Who are your favourite writers and who has influenced you?
As a child I read very haphazardly, picking books more or less by chance from the shelves of the mobile library that came to our village. I remember reading an odd book about a man stuck between roads after a car accident which must have been JG Ballard’s “Concrete Island”, a lot of generic thrillers with yellow covers, all of Raymond Chandler, David Niven’s autobiography and Airy Neave’s war memoir “They have their exits” (he escaped from Colditz). At school I would choose authors and read everything I could find: Evelyn Waugh, Alexander Solzhenitsyn, Andre Gide. Were they my influences? I remember the excitement of reading James Joyce for the first time. Then Gabriel Garcia Marquez, Thomas Pynchon, William Gaddis, John Barth, Gunther Grass. At college I did a very traditional degree beginning with the Battle of Maldon in Anglo-Saxon and ending with Basil Bunting’s “Briggflatts”. I was forced to read things I would never have opened otherwise and I loved it. When it came to writing “Lempriére’s Dictionary”, I had the examples of everything from Shakespeare to books like “Dog Years” or “Gravity’s Rainbow” with their multi-stranded narratives and mad plots. I think the linguistic freedom came from reading so much poetry. AS Byatt feels the same; “Possession” is about the relationship between poetry and prose, amongst many other things. You are allowed to enjoy yourself on the page; that is the most valuable lesson I’ve learned.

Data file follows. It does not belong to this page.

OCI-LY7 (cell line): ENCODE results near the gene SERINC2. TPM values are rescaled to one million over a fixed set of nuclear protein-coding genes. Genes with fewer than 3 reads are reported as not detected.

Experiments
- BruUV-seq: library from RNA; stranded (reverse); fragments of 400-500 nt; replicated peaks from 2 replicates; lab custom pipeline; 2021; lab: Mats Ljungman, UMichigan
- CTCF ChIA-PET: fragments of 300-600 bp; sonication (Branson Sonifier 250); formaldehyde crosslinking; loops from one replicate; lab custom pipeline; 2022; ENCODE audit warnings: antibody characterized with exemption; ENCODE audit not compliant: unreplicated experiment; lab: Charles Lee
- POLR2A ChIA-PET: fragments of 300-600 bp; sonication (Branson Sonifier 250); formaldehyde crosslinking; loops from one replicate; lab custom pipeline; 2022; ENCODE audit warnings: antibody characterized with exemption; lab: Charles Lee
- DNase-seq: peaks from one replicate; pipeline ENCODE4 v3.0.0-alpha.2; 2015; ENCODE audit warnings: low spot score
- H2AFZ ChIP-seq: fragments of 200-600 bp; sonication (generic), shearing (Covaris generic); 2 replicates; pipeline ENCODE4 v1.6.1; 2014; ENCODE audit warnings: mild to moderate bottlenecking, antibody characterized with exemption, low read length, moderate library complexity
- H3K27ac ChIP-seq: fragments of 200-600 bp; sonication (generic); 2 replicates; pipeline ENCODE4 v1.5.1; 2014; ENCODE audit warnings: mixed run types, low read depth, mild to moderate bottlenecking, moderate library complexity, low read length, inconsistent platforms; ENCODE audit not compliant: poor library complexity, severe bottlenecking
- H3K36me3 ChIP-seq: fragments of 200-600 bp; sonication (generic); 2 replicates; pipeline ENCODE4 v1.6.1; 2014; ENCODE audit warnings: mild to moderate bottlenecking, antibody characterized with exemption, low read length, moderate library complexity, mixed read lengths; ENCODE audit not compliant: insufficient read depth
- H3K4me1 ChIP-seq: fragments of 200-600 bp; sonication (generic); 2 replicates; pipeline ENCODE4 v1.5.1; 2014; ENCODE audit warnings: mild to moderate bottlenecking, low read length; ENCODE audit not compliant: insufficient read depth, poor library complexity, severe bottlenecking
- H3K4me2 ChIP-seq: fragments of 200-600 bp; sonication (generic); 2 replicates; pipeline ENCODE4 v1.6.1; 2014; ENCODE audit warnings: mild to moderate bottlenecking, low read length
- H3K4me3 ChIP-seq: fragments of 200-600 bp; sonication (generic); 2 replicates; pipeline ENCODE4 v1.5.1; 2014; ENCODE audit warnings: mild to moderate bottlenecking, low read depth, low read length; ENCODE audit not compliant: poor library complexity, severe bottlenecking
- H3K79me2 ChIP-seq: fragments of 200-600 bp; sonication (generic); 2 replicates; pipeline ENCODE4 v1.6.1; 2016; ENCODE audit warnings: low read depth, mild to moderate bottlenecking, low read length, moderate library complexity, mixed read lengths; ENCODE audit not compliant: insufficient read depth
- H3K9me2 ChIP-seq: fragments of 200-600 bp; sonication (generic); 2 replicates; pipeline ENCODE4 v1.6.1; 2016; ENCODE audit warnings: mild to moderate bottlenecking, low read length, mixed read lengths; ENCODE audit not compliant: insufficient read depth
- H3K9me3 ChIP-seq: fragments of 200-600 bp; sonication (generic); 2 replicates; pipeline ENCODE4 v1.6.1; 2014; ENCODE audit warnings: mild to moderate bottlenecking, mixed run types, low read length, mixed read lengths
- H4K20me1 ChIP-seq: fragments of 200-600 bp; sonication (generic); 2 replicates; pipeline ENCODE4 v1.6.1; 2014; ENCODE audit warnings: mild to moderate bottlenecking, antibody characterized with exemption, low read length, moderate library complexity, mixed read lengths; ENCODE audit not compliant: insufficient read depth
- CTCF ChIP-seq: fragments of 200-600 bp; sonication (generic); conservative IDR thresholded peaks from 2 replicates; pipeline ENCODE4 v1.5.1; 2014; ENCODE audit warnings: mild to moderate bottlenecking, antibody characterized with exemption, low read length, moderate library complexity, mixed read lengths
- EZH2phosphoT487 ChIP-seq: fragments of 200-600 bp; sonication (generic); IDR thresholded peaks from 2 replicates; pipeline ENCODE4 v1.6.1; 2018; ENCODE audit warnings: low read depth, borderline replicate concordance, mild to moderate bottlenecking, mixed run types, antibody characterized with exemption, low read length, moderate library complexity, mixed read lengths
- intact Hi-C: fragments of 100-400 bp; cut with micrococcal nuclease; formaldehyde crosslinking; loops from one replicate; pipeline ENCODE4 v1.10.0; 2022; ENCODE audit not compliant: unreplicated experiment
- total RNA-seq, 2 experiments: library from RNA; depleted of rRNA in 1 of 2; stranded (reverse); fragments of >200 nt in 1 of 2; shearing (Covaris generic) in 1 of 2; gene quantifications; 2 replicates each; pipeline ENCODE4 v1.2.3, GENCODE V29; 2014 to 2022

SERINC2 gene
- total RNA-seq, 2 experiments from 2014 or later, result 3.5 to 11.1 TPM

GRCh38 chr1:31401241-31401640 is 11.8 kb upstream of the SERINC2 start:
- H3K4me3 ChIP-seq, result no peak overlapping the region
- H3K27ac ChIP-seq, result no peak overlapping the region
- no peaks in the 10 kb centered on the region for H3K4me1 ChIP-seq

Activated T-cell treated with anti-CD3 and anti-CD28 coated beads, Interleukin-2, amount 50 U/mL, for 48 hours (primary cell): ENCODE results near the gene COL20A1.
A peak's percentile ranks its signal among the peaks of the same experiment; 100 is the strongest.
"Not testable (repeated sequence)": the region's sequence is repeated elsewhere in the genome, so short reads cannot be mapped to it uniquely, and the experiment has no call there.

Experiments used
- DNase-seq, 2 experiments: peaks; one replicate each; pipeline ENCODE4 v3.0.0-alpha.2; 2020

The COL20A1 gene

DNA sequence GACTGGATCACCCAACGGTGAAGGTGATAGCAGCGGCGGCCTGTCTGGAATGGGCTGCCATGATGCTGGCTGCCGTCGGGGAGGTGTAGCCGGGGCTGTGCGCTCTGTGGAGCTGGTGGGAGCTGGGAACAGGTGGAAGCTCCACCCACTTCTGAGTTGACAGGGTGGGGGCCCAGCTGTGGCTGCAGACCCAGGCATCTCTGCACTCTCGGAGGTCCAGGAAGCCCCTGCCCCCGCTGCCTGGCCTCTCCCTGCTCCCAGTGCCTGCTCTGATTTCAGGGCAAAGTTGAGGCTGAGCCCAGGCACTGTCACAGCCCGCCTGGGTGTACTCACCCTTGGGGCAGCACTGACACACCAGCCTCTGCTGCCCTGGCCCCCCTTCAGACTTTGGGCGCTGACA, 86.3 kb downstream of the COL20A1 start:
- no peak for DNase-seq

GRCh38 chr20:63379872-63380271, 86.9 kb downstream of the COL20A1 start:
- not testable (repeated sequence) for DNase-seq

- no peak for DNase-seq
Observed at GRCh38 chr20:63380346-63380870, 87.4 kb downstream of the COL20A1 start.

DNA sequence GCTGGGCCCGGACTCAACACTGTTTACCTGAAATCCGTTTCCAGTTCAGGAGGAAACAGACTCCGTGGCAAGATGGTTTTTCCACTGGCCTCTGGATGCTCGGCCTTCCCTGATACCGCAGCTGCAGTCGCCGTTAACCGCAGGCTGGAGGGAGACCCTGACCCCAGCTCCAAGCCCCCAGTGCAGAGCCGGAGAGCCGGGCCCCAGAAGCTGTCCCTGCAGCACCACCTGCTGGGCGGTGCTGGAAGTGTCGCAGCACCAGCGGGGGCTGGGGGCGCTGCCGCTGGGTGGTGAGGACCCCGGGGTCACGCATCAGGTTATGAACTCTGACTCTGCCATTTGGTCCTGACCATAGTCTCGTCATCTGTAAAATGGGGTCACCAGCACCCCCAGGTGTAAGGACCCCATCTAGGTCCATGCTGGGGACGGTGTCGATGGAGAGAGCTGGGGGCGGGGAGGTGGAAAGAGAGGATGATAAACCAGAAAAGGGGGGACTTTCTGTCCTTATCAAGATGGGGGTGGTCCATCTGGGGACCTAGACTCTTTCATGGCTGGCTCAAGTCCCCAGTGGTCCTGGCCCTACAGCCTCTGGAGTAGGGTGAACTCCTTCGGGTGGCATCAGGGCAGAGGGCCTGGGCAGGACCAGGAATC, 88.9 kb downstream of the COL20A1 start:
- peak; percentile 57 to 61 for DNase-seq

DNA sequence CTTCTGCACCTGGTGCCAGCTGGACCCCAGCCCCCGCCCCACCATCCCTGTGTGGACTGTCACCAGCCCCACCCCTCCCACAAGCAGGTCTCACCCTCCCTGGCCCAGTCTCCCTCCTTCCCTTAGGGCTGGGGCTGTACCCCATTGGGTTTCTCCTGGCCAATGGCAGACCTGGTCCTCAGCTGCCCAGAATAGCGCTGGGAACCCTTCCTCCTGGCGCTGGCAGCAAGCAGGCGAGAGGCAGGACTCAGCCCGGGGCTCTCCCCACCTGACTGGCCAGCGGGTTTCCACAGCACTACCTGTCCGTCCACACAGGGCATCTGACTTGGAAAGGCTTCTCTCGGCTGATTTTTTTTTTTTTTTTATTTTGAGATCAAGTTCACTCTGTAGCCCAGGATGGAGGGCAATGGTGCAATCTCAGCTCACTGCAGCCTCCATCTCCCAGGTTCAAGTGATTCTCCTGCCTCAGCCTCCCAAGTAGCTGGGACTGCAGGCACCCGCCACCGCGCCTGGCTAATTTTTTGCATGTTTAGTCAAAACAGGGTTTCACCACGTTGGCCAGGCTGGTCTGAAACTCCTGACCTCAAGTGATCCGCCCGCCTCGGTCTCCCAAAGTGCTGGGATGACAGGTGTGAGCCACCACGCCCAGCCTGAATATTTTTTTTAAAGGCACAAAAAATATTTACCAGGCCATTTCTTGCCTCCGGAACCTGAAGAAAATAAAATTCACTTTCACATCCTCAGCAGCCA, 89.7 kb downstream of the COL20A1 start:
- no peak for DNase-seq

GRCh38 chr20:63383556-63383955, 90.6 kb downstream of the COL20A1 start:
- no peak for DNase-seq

What book do you wish you had written and why?
I would love to have written Salinger’s story “For Esme with love and squalor”. The voice is so effortless and the twists of the story come over as both utterly unexpected and inevitable. I wish he had finished his Glass family chronicle. The novel I would most like to have written is Sterne’s “Tristram Shandy”. It’s an outrageous book, preposterous even, but totally fearless. Fielding’s “Tom Jones” would be a close second. When I was trying to organise the story in “Lempriére’s Dictionary” I remembered that someone had described “Tom Jones” as the most perfect plot in the whole of fiction. It’s quite maniacal, a much stranger achievement than it appears. If I was reborn as a poet I would like to be Elizabeth Bishop writing about hats.
What are you working on now?
I’m writing about the childhood of Elizabeth the First which was terrifying and traumatic even by Tudor standards. Her father beheaded her mother then disowned her, her sister had her thrown in the Tower of London and her Privy Council tried to have her executed, and she had no friends. So I’ve given her one: a witch.